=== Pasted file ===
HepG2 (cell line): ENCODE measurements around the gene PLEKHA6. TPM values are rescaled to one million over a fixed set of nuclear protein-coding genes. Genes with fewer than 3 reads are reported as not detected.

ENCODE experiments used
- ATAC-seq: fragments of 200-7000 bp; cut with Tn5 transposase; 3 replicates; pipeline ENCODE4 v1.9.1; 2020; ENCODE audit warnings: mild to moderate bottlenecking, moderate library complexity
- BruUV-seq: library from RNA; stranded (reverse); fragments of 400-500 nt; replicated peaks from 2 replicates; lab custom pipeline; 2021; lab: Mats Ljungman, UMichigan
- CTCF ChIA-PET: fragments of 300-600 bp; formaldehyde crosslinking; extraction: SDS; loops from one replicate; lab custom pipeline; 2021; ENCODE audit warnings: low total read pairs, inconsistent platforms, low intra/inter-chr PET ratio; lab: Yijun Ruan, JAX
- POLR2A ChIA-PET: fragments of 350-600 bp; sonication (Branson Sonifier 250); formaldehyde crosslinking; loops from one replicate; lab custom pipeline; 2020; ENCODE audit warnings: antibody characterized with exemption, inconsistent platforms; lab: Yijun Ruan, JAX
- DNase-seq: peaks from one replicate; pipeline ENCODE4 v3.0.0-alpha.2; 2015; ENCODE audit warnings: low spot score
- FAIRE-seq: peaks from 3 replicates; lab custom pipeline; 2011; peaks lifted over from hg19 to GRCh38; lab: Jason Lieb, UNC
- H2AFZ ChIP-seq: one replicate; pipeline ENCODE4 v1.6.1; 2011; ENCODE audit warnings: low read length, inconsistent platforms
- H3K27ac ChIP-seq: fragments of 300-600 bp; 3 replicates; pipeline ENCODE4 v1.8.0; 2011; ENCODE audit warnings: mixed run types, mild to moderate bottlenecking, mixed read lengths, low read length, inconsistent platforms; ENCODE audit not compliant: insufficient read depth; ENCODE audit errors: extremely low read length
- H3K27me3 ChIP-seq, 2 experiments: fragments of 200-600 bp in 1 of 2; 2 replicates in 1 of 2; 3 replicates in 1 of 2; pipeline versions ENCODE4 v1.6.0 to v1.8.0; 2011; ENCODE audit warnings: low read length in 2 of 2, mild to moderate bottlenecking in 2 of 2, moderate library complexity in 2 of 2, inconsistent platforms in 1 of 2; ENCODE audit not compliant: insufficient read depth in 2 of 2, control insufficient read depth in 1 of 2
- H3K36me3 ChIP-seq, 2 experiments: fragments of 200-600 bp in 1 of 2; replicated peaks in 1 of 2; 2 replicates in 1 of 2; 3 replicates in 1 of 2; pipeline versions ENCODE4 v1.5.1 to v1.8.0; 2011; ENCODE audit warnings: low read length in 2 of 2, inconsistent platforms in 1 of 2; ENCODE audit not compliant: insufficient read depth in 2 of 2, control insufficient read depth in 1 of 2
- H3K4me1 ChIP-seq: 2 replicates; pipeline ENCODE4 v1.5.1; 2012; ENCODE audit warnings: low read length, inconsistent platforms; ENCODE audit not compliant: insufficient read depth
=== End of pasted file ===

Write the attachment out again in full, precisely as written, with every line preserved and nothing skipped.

HepG2 (cell line): ENCODE measurements around the gene PLEKHA6. TPM values are rescaled to one million over a fixed set of nuclear protein-coding genes. Genes with fewer than 3 reads are reported as not detected.

ENCODE experiments used
- ATAC-seq: fragments of 200-7000 bp; cut with Tn5 transposase; 3 replicates; pipeline ENCODE4 v1.9.1; 2020; ENCODE audit warnings: mild to moderate bottlenecking, moderate library complexity
- BruUV-seq: library from RNA; stranded (reverse); fragments of 400-500 nt; replicated peaks from 2 replicates; lab custom pipeline; 2021; lab: Mats Ljungman, UMichigan
- CTCF ChIA-PET: fragments of 300-600 bp; formaldehyde crosslinking; extraction: SDS; loops from one replicate; lab custom pipeline; 2021; ENCODE audit warnings: low total read pairs, inconsistent platforms, low intra/inter-chr PET ratio; lab: Yijun Ruan, JAX
- POLR2A ChIA-PET: fragments of 350-600 bp; sonication (Branson Sonifier 250); formaldehyde crosslinking; loops from one replicate; lab custom pipeline; 2020; ENCODE audit warnings: antibody characterized with exemption, inconsistent platforms; lab: Yijun Ruan, JAX
- DNase-seq: peaks from one replicate; pipeline ENCODE4 v3.0.0-alpha.2; 2015; ENCODE audit warnings: low spot score
- FAIRE-seq: peaks from 3 replicates; lab custom pipeline; 2011; peaks lifted over from hg19 to GRCh38; lab: Jason Lieb, UNC
- H2AFZ ChIP-seq: one replicate; pipeline ENCODE4 v1.6.1; 2011; ENCODE audit warnings: low read length, inconsistent platforms
- H3K27ac ChIP-seq: fragments of 300-600 bp; 3 replicates; pipeline ENCODE4 v1.8.0; 2011; ENCODE audit warnings: mixed run types, mild to moderate bottlenecking, mixed read lengths, low read length, inconsistent platforms; ENCODE audit not compliant: insufficient read depth; ENCODE audit errors: extremely low read length
- H3K27me3 ChIP-seq, 2 experiments: fragments of 200-600 bp in 1 of 2; 2 replicates in 1 of 2; 3 replicates in 1 of 2; pipeline versions ENCODE4 v1.6.0 to v1.8.0; 2011; ENCODE audit warnings: low read length in 2 of 2, mild to moderate bottlenecking in 2 of 2, moderate library complexity in 2 of 2, inconsistent platforms in 1 of 2; ENCODE audit not compliant: insufficient read depth in 2 of 2, control insufficient read depth in 1 of 2
- H3K36me3 ChIP-seq, 2 experiments: fragments of 200-600 bp in 1 of 2; replicated peaks in 1 of 2; 2 replicates in 1 of 2; 3 replicates in 1 of 2; pipeline versions ENCODE4 v1.5.1 to v1.8.0; 2011; ENCODE audit warnings: low read length in 2 of 2, inconsistent platforms in 1 of 2; ENCODE audit not compliant: insufficient read depth in 2 of 2, control insufficient read depth in 1 of 2
- H3K4me1 ChIP-seq: 2 replicates; pipeline ENCODE4 v1.5.1; 2012; ENCODE audit warnings: low read length, inconsistent platforms; ENCODE audit not compliant: insufficient read depth